A goofy 1960's sitcom "reimagined" as a goofy full length feature with John C. McGinley (Scrubs) and David Johansen (aka Buster Poindexter), Car 54, Where Are You was filmed in 1990 but went unreleased until 1994 due to Orion Pictures' bankruptcy. Sitting on the shelf did nothing to help the film, which came and went quickly despite appearances by the original cast and newcomers like Rosie O'Donnell.
  Budget: n/a U.S. Gross: $1M
2 The Avengers 1998 12 2.2
Based On: The Avengers (ITV [UK], 1961-69)
Based on the classic 1960's action adventure show, The Avengers seemed like a can't-miss action film with Uma Thurman as the beautiful and dangerous Mrs. Peel teamed up with Ralph Fiennes as the dashing and quick-witted John Steed. Instead, the film managed to insult its core fan base by rejecting almost everything from the show except for the characters' names and Mrs. Peel's skintight leather outfit. And non-fans were given little characterization or plot to hold on to, thanks in no small part to the original 150 minute cut being reduced to only 89 minutes.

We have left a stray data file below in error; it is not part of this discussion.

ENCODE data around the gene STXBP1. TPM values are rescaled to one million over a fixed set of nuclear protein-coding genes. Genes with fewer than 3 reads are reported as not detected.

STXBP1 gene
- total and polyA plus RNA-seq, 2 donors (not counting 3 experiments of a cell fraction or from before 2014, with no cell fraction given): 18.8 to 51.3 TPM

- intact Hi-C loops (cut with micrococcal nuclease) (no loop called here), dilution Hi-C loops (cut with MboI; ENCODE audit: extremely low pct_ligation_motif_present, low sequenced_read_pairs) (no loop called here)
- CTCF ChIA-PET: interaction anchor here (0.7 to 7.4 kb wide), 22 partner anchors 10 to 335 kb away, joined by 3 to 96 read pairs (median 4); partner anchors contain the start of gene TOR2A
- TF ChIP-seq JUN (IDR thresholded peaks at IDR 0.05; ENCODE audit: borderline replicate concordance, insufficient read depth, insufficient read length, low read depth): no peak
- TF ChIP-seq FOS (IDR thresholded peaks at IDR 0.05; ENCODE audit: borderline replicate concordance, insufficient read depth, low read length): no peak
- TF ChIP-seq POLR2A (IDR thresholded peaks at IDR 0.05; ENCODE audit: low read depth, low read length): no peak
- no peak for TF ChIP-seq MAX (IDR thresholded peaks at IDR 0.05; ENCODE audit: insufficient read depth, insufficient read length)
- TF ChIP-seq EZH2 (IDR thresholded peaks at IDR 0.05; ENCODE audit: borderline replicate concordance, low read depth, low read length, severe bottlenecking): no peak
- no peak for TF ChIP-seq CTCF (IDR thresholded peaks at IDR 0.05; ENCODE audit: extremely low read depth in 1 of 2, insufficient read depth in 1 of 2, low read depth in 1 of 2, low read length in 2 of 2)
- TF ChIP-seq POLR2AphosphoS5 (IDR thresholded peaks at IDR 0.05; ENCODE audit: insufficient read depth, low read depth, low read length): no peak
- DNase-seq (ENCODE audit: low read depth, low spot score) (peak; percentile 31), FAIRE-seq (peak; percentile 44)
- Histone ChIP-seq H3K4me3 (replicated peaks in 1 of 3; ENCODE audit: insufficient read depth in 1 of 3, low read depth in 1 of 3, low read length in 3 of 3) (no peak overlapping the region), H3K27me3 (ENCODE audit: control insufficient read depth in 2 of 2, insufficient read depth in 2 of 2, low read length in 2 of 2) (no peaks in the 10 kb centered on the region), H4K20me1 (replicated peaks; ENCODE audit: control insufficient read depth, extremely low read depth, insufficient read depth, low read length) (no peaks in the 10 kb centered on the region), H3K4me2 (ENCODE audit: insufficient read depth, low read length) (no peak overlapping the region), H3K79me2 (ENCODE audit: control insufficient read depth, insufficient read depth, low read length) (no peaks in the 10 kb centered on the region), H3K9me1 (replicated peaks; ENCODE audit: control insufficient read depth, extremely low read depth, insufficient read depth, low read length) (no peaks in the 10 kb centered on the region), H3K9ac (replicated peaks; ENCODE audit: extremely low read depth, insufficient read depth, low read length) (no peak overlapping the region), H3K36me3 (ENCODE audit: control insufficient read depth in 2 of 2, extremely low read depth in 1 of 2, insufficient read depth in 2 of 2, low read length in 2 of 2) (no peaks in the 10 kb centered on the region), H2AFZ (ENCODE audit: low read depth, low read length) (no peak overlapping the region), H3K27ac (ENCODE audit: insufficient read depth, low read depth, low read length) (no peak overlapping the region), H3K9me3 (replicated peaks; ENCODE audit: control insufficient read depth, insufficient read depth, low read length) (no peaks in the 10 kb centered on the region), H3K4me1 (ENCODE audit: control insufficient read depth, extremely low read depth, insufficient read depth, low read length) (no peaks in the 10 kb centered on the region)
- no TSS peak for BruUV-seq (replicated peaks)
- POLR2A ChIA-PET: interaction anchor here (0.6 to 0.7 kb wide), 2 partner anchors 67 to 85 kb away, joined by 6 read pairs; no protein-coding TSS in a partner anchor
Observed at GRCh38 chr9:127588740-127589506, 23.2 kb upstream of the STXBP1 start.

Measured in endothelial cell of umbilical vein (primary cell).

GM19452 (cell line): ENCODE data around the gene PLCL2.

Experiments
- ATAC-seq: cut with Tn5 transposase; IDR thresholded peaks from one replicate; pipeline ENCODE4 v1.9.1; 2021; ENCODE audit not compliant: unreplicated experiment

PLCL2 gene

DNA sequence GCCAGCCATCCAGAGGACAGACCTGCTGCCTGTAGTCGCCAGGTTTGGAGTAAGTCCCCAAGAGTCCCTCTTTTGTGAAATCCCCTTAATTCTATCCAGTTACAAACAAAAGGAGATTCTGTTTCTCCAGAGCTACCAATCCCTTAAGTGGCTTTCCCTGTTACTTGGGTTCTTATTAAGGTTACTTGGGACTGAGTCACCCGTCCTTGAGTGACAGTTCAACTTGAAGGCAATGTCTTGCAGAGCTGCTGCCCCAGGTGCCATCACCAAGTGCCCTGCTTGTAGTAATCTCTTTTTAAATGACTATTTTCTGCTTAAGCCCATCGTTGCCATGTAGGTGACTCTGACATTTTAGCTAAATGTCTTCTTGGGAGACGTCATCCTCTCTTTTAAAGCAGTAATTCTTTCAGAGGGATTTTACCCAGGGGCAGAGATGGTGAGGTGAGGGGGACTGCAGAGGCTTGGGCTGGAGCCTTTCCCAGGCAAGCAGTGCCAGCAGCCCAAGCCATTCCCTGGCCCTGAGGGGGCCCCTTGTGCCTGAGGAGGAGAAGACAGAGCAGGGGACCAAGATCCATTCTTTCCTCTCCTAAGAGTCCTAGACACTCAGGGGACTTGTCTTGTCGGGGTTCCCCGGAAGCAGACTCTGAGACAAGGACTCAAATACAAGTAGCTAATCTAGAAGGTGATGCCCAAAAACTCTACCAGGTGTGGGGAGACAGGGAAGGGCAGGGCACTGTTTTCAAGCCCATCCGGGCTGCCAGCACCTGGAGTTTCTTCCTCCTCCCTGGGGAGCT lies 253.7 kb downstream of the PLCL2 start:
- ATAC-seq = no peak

Budget: $60M U.S. Gross: $23M
3 The Mod Squad 1999 16 5.0
Based On: The Mod Squad (ABC, 1968-73)
Once again a trio of teen criminals is recruited by the police force to go undercover in 1999's The Mod Squad. Unfortunately, Claire Daines, Giovanni Ribisi and Josh Brolin can't save this action-drama that tries to buck clichés by calling attention to them rather than coming up with something original. A critical and commercial disappointment, the Mod Squad plays out like a weak episode of the original show.
  Budget: $50M U.S. Gross: $13M
4 It's Pat 1994 n/a n/a
Based On: Saturday Night Live ("Pat" sketches, NBC, 1990-94)